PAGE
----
Hedgerow Regulations

Speaker iconQuestion icon

Printer-friendly versionPDF version

Find out what constitues a protected hedge and what this means for you.

What constitutes a protected hedgerow?

These regulations relate to any hedgerows that are growing on, or adjacent to, land used for agriculture. There are a few exemptions and it is advisable to discuss your individual case with the council on (01946) 598421.

Hedgerows within the garden areas of dwellings cannot be protected under this legislation.

Is there a difference between a hedge and hedgerow? 

Yes. A hedge is a line of trees or shrubs maintained to form a physical boundary. A hedgerow is this same line of trees or shrubs but in association with other flora and fauna and physical features such as banks and ditches, in other words a complete ecosystem.

How do I apply to remove a countryside hedgerow? 

You need to submit a planning application to request removal of a countryside hedgerow. This is formally known as 'serving a removal notice' and is done by completing the appropriate application form.

How much does it cost to submit an application to remove a countryside hedgerow?

There is currently no charge for an application to remove a countryside hedge.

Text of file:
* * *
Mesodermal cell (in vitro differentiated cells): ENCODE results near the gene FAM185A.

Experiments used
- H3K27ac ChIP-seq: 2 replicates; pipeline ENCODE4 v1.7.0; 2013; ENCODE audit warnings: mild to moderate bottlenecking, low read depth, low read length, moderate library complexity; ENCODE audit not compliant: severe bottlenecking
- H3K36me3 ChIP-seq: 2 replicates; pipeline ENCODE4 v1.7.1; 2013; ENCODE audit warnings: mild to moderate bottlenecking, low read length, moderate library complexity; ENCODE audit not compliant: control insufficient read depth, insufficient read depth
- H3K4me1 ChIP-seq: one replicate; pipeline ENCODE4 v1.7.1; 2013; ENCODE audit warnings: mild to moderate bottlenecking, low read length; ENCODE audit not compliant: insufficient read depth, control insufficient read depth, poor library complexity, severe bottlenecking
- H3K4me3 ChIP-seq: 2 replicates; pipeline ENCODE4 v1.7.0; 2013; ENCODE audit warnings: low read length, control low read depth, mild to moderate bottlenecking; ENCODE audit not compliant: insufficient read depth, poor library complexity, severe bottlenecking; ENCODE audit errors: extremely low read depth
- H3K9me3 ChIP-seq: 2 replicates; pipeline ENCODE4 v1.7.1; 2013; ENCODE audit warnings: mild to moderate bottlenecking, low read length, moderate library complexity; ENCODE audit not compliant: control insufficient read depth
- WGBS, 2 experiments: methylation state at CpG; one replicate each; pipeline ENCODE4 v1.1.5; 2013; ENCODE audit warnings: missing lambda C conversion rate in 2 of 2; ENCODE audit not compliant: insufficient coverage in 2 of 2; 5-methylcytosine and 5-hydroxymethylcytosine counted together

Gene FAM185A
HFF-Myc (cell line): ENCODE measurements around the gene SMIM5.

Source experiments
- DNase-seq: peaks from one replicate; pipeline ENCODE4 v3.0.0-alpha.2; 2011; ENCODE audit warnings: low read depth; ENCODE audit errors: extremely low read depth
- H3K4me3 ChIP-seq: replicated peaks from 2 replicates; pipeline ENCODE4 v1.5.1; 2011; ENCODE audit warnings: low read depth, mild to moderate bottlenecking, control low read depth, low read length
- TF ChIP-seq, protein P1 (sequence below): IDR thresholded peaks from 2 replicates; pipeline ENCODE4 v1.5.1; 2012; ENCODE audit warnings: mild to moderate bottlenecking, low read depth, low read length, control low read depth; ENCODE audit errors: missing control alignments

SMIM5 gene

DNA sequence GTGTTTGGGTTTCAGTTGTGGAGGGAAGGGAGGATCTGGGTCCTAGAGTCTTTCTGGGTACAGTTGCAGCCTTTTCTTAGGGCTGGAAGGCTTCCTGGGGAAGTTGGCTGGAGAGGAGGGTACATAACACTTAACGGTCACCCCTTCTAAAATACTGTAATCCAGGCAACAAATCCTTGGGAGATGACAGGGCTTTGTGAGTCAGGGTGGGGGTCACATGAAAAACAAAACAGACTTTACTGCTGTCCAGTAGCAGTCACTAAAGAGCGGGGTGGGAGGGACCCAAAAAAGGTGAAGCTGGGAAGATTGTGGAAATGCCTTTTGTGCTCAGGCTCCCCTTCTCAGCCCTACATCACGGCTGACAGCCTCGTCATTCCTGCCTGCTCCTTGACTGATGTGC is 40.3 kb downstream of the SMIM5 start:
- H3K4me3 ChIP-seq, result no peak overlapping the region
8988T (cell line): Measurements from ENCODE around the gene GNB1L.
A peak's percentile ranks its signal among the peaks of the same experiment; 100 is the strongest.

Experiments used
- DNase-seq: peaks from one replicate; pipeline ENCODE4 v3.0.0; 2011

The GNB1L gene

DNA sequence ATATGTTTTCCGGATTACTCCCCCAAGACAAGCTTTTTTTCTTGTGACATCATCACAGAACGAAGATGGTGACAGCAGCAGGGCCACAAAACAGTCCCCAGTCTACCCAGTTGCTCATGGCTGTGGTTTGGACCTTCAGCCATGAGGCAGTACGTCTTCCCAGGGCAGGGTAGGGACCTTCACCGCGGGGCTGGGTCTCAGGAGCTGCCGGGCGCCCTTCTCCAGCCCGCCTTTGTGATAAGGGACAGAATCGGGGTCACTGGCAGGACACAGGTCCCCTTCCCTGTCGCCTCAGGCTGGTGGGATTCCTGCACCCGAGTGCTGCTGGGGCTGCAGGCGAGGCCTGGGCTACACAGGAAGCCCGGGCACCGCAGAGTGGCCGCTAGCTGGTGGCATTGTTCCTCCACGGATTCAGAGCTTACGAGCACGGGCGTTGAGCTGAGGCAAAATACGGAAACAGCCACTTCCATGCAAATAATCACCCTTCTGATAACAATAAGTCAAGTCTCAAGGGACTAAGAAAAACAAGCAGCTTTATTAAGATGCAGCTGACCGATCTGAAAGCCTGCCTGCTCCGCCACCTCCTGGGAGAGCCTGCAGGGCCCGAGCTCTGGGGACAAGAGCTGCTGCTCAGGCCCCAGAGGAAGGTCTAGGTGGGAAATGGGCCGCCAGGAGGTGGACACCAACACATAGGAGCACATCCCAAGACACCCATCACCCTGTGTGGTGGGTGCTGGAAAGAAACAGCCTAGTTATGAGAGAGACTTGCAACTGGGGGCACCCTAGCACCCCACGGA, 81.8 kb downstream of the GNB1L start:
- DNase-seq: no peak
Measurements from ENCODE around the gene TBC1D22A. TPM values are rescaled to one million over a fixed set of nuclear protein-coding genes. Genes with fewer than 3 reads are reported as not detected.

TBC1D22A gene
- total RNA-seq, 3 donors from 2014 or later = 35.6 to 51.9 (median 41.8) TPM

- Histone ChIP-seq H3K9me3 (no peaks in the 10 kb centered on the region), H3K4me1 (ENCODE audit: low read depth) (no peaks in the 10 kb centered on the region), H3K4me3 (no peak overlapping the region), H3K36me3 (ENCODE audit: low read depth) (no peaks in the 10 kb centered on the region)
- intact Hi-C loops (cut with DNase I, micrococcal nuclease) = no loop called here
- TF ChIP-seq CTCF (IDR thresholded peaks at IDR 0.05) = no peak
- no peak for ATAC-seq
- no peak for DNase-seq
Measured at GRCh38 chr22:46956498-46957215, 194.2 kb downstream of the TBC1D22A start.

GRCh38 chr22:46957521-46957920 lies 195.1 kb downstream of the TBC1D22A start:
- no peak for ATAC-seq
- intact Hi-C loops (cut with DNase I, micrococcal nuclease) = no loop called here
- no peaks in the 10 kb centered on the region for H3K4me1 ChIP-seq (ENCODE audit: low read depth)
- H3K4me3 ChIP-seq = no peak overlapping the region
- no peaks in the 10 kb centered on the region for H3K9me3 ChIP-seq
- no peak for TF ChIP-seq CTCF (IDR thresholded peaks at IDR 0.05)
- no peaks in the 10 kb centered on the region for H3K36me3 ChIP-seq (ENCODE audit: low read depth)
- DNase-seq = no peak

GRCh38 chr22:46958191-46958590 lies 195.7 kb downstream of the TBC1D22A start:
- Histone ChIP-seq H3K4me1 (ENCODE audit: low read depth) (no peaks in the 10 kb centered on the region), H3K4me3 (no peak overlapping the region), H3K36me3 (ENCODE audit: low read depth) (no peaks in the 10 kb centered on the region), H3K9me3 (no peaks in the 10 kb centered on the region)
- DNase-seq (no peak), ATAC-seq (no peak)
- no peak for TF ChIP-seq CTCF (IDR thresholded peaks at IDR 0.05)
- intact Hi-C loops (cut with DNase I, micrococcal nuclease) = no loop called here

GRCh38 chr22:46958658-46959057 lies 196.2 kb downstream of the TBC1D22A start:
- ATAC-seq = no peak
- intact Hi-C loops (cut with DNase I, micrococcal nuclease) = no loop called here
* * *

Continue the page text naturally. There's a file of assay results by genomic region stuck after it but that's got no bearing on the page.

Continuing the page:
What happens after I have submitted my application?

The council has a six week period to decide if the hedgerow is an important hedgerow as determined by the criteria set down in the legislation. This includes the length of the hedgerow, its age, its species composition or historical significance. If the hedgerow is considered to meet these criteria the application to remove will be refused and the refusal will constitute a hedgerow retention notice.

Can I appeal against the refusal of a hedgerow removal/retention notice?

There is a right of appeal against any refusal. Any appeal should be made within 28 days of the date of the formal decision.

Further guidance and a form to appeal are available on the planning portal website.

What are the penalties for destroying a hedgerow in contravention of the hedgerow regulations?

If convicted of an offence in the Magistrates Court a fine of up to £5000 can be imposed. More serious cases may be tried on indictment in the Crown Court, where fines are unlimited. There will also be a requirement to replace the hedgerow.


Please contactus at if you have any queries relating to hedgerows

Published: 21 June 2012 - 1:16pm